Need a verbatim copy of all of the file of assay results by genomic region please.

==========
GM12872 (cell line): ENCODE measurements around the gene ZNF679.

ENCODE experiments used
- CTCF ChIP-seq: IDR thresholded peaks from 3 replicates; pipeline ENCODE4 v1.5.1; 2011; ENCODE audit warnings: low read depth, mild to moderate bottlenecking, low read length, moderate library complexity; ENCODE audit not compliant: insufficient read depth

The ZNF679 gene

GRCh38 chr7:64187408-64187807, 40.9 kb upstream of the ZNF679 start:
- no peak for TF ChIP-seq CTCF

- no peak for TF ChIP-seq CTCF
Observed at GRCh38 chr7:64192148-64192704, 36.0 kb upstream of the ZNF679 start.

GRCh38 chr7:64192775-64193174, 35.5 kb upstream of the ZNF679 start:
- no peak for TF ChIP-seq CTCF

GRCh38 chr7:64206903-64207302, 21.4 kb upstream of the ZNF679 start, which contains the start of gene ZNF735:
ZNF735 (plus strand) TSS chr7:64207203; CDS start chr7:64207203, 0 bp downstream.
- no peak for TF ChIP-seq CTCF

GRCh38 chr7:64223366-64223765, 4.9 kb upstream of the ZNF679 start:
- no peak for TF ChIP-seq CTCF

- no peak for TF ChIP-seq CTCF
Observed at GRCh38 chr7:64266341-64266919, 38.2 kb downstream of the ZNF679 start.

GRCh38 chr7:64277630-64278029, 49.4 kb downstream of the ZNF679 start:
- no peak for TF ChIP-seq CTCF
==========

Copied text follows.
GM12872 (cell line): ENCODE measurements around the gene ZNF679.

ENCODE experiments used
- CTCF ChIP-seq: IDR thresholded peaks from 3 replicates; pipeline ENCODE4 v1.5.1; 2011; ENCODE audit warnings: low read depth, mild to moderate bottlenecking, low read length, moderate library complexity; ENCODE audit not compliant: insufficient read depth

The ZNF679 gene

GRCh38 chr7:64187408-64187807, 40.9 kb upstream of the ZNF679 start:
- no peak for TF ChIP-seq CTCF

- no peak for TF ChIP-seq CTCF
Observed at GRCh38 chr7:64192148-64192704, 36.0 kb upstream of the ZNF679 start.

GRCh38 chr7:64192775-64193174, 35.5 kb upstream of the ZNF679 start:
- no peak for TF ChIP-seq CTCF

GRCh38 chr7:64206903-64207302, 21.4 kb upstream of the ZNF679 start, which contains the start of gene ZNF735:
ZNF735 (plus strand) TSS chr7:64207203; CDS start chr7:64207203, 0 bp downstream.
- no peak for TF ChIP-seq CTCF

GRCh38 chr7:64223366-64223765, 4.9 kb upstream of the ZNF679 start:
- no peak for TF ChIP-seq CTCF

- no peak for TF ChIP-seq CTCF
Observed at GRCh38 chr7:64266341-64266919, 38.2 kb downstream of the ZNF679 start.

GRCh38 chr7:64277630-64278029, 49.4 kb downstream of the ZNF679 start:
- no peak for TF ChIP-seq CTCF